Welcome to nineteenth-century Boston! In 1860, when the Gibson House was built, Boston was a center of manufacturing and shipping. The population had grown from about 15,000 inhabitants in 1760 (fifteen years before the start of the Revolutionary War) to about 200,000 people, in part due to an influx of Irish and Italian immigrants. Society was divided along strict class lines; wealth and power was concentrated among the elites, also known as “Brahmins.” The Gibsons are one such Brahmin family, and their experiences offer us an opportunity to explore class and culture in nineteenth- and early-twentieth-century Boston.
The story of the Gibson House begins with Catherine Hammond Gibson’s move to the Back Bay, Boston’s newest and trendiest residential neighborhood. Catherine commissioned noted Boston architect Edward Clarke Cabot to design the Gibson House at 137 Beacon Street. From 1860 until 1954, seven different Gibson family members and dozens of their employees lived at the house. Its interior is filled with the family’s original furnishings—elegant wallpapers, imported carpets, and an abundance of furniture, art, and family heirlooms. Its working spaces, including a kitchen, laundry room, and coal shed, also remain.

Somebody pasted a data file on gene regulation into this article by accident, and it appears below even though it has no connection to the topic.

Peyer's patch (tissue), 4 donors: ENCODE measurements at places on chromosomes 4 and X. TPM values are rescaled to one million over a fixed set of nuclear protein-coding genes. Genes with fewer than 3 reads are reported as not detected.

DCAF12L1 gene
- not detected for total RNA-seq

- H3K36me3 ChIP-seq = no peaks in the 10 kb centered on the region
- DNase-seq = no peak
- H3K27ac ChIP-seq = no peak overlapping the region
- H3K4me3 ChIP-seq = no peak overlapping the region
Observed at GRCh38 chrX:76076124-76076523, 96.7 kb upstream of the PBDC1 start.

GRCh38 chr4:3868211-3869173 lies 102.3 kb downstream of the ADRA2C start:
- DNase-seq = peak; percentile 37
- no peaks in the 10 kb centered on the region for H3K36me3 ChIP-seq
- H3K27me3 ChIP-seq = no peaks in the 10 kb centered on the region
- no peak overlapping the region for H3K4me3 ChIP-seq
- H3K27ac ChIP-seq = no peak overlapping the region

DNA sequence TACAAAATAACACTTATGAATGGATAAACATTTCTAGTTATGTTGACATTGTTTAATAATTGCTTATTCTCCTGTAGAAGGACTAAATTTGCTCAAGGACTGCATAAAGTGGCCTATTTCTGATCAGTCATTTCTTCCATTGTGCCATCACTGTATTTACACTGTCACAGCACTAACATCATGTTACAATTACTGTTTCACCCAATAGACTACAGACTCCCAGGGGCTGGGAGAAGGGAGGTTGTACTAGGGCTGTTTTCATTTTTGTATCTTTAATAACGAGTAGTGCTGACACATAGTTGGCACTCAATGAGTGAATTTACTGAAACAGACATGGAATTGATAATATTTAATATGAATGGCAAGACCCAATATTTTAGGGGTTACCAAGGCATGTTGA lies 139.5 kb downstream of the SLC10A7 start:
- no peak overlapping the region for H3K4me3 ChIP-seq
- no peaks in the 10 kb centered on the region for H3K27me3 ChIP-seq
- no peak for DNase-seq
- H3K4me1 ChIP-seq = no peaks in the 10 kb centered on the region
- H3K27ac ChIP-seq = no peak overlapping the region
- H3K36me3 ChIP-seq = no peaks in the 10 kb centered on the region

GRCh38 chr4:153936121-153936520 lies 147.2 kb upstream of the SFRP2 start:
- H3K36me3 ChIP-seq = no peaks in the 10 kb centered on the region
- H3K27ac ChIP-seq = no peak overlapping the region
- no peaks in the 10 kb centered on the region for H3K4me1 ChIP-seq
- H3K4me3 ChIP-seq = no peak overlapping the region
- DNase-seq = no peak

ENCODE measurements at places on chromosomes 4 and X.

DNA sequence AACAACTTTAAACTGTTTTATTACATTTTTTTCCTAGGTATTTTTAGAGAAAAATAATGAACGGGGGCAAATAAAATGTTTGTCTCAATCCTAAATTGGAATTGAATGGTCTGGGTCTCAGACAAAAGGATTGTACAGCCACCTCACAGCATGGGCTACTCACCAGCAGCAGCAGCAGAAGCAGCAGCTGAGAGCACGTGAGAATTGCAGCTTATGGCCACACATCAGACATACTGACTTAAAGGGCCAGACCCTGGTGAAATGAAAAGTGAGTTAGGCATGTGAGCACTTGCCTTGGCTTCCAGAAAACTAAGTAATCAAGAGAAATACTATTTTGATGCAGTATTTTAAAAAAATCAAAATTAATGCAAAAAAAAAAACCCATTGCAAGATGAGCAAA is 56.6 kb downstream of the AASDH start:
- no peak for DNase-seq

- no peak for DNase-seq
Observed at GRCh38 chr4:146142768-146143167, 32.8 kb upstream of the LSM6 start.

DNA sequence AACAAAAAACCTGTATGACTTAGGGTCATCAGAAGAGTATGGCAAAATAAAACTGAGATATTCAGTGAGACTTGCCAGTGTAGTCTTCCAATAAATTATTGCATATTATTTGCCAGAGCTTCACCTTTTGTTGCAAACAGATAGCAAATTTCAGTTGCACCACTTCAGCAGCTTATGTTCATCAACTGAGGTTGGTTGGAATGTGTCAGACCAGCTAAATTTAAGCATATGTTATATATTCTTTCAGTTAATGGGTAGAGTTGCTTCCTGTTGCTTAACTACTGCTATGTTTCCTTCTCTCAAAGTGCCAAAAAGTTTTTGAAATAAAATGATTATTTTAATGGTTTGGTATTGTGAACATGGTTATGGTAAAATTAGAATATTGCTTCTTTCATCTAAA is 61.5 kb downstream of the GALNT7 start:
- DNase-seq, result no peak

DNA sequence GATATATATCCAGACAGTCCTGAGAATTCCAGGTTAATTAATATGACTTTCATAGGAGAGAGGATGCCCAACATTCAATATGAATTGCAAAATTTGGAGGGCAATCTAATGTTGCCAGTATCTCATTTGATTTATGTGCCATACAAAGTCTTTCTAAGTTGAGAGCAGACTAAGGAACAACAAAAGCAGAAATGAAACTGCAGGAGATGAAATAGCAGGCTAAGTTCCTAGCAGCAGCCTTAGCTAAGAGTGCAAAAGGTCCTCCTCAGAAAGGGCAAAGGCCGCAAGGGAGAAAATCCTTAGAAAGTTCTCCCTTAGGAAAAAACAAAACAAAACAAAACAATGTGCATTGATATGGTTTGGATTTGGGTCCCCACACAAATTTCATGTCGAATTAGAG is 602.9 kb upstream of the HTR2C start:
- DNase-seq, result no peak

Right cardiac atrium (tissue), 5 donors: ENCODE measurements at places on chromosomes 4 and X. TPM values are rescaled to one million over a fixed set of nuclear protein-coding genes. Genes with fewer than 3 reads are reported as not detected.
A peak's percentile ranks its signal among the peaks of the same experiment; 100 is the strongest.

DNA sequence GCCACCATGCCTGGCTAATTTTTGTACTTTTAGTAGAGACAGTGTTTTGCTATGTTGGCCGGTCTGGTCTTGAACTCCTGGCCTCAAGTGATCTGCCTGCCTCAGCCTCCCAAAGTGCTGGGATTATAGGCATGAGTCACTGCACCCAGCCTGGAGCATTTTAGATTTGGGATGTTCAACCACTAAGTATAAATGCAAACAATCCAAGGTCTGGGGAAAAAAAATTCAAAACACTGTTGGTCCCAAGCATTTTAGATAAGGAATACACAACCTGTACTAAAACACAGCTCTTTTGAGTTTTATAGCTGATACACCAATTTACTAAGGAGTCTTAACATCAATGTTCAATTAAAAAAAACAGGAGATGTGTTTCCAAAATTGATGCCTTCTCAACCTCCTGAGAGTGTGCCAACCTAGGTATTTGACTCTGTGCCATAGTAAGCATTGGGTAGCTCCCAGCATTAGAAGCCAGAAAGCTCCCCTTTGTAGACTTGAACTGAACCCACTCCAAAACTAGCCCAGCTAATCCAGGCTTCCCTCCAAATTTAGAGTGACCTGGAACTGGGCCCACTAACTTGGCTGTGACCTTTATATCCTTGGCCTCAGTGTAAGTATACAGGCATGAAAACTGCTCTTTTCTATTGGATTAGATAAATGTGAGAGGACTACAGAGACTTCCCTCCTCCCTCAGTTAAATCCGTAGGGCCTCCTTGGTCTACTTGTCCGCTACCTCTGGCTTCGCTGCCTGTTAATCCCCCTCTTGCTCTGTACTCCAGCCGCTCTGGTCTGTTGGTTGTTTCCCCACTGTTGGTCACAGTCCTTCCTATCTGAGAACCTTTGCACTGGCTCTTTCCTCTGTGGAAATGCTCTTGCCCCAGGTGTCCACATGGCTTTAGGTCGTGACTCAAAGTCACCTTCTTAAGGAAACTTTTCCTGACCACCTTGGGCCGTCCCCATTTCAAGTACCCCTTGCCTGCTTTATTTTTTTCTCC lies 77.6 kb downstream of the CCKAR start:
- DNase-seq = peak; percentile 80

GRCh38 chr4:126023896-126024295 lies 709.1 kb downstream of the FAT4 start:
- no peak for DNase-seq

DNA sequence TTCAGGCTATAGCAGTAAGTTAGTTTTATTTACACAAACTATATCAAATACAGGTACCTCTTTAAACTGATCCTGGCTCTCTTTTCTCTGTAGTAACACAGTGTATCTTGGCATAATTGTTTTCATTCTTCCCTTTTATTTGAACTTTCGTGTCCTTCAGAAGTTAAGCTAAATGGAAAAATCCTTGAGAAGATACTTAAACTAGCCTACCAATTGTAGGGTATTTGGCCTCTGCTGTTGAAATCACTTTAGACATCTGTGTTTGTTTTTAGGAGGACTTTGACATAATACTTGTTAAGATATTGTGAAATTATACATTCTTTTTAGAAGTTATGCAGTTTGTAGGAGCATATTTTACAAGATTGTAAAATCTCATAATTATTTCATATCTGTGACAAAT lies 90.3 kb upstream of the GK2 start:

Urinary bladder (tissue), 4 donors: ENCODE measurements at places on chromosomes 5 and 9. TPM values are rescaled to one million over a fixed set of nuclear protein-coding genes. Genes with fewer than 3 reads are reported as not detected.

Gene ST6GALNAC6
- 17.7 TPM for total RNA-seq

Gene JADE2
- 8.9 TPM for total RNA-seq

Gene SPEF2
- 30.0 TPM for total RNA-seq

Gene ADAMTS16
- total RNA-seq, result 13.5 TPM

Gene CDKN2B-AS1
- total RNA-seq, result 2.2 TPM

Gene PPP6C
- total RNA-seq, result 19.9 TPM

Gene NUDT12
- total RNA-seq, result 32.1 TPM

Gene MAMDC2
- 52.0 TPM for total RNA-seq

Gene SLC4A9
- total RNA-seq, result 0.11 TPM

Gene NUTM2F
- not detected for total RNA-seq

The Gibson House Museum exists because of the vision of Charlie Gibson, Jr., a poet, horticulturist, and notable Boston character. A gay man, Charlie never married nor had children. Beginning in 1936, he decided to preserve his nineteenth-century townhouse as a monument to his family’s legacy and to the Boston of his youth. The Gibson House officially opened to the public as a museum in 1957 and has been open ever since.